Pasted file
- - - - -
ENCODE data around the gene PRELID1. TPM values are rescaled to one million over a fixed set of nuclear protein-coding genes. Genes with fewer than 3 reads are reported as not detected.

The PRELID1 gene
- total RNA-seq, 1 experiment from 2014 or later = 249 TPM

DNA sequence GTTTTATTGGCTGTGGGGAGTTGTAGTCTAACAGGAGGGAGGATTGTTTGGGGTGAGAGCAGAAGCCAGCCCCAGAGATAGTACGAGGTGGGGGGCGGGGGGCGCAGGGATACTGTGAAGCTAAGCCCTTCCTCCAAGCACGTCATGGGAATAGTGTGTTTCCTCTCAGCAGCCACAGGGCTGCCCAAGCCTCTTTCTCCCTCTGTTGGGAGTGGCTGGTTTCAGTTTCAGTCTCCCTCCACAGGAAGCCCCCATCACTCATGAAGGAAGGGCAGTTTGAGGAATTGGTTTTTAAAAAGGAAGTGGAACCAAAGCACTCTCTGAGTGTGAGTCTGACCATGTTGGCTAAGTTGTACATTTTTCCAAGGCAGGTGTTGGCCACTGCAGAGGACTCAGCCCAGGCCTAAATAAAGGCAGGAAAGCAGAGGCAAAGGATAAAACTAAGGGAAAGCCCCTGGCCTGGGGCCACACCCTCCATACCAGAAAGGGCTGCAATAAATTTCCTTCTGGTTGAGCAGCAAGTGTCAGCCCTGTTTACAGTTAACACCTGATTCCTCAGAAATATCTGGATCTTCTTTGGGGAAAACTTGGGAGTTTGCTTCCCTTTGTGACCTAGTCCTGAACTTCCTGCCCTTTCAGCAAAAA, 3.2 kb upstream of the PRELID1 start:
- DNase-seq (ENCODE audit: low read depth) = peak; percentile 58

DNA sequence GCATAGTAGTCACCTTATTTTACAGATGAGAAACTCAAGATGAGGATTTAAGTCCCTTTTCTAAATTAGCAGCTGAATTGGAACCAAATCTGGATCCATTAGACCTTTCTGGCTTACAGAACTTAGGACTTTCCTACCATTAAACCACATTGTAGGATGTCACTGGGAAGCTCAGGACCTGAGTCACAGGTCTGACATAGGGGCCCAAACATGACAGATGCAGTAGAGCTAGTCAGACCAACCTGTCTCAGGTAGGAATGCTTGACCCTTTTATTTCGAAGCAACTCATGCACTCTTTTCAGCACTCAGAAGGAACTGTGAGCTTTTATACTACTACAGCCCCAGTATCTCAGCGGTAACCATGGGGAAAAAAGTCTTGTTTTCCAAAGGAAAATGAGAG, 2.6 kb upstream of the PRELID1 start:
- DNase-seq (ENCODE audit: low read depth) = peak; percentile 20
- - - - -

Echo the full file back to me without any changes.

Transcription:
ENCODE data around the gene PRELID1. TPM values are rescaled to one million over a fixed set of nuclear protein-coding genes. Genes with fewer than 3 reads are reported as not detected.

The PRELID1 gene
- total RNA-seq, 1 experiment from 2014 or later = 249 TPM

DNA sequence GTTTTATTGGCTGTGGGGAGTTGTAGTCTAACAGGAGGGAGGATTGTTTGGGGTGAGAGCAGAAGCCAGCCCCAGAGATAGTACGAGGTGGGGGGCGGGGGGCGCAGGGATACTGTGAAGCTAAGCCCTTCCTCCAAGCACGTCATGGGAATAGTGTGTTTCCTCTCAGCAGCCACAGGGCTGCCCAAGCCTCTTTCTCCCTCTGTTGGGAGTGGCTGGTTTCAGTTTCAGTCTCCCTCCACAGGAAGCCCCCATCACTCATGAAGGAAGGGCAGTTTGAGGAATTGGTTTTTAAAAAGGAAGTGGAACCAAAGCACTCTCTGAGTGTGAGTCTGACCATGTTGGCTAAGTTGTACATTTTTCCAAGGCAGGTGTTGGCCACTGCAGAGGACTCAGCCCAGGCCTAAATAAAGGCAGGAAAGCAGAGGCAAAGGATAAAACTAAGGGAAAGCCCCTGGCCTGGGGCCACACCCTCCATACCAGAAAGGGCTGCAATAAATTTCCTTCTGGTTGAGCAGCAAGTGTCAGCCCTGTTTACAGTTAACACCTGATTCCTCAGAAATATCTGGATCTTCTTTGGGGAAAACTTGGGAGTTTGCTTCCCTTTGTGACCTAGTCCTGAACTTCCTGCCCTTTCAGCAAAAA, 3.2 kb upstream of the PRELID1 start:
- DNase-seq (ENCODE audit: low read depth) = peak; percentile 58

DNA sequence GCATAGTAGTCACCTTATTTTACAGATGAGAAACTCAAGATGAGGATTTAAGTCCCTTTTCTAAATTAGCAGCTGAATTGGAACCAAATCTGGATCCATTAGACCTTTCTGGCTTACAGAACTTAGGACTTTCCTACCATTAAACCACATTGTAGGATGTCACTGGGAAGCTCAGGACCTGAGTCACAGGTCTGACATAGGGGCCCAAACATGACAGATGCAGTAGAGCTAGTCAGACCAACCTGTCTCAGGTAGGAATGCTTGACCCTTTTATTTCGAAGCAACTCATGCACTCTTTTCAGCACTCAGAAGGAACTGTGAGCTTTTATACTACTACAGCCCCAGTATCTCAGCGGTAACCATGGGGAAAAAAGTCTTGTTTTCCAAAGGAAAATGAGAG, 2.6 kb upstream of the PRELID1 start:
- DNase-seq (ENCODE audit: low read depth) = peak; percentile 20